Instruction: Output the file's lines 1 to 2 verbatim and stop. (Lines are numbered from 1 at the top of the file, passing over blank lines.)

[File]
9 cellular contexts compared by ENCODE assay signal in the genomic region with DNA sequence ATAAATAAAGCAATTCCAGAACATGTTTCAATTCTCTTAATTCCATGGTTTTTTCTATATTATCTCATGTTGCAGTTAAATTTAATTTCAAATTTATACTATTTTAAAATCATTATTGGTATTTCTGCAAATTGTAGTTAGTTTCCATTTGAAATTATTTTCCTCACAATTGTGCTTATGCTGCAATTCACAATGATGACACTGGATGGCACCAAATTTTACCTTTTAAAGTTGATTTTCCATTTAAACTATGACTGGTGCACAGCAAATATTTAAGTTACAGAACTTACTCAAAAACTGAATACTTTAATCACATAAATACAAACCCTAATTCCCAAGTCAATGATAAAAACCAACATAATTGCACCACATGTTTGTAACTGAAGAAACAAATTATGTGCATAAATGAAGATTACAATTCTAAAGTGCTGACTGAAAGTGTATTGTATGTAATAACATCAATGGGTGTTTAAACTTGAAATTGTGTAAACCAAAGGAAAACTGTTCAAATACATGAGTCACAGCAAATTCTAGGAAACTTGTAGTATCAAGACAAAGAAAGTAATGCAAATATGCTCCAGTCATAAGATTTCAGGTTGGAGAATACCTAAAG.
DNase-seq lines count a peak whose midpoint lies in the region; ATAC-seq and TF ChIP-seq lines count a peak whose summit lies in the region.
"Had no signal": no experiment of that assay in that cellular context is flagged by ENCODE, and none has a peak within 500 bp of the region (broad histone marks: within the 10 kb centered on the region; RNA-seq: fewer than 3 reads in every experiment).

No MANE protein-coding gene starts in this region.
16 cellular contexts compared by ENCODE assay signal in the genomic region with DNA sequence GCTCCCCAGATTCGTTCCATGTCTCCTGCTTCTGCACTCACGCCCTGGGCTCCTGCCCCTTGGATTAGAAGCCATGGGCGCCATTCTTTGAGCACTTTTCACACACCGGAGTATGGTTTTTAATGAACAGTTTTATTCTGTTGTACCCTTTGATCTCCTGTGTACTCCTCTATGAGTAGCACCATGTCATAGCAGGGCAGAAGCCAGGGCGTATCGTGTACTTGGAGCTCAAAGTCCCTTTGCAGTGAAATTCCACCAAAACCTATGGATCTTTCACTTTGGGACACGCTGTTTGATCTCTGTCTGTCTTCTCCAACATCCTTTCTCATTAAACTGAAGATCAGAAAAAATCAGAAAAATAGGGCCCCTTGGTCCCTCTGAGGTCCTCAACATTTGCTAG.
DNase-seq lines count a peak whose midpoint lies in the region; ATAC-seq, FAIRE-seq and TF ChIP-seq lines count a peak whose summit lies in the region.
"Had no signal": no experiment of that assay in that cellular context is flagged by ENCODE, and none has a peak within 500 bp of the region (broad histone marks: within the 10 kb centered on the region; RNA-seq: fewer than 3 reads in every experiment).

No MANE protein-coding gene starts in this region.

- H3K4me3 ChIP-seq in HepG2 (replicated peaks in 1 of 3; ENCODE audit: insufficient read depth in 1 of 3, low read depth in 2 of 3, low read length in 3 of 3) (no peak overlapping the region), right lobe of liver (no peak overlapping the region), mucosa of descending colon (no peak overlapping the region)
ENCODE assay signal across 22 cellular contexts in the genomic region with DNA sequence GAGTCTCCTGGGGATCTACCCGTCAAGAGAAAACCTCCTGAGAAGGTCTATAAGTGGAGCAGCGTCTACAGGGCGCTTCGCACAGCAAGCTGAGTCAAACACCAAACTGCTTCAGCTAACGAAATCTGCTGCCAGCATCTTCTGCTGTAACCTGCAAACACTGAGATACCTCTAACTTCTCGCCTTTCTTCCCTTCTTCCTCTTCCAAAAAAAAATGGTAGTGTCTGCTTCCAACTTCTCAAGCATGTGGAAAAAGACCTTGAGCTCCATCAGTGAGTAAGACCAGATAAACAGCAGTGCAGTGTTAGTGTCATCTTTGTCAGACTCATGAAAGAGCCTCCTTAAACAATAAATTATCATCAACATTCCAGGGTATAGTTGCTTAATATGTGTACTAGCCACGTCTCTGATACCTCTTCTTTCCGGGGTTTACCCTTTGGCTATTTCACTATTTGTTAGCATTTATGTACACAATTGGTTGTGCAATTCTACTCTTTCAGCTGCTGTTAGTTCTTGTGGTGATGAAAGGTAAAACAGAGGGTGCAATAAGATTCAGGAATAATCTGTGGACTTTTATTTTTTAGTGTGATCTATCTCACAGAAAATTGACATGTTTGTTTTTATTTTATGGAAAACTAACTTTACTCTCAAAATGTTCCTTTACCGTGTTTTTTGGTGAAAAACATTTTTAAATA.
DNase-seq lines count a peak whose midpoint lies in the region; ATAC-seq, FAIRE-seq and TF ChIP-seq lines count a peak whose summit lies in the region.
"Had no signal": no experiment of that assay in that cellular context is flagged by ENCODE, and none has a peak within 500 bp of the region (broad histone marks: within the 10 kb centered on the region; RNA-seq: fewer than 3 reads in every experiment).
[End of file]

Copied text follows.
9 cellular contexts compared by ENCODE assay signal in the genomic region with DNA sequence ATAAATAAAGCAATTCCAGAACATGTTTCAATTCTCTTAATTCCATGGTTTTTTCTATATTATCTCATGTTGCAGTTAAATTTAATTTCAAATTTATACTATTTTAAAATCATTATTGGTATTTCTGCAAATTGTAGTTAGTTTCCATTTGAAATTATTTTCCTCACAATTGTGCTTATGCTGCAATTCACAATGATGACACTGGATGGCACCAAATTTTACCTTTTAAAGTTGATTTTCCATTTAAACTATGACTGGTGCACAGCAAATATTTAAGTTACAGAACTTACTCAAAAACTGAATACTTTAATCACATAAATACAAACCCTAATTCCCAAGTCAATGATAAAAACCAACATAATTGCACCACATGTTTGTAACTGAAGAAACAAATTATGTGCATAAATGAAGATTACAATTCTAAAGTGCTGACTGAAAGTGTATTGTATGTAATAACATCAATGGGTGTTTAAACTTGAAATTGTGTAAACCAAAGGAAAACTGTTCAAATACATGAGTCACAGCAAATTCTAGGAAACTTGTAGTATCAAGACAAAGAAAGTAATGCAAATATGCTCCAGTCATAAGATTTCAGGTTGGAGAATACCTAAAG.
DNase-seq lines count a peak whose midpoint lies in the region; ATAC-seq and TF ChIP-seq lines count a peak whose summit lies in the region.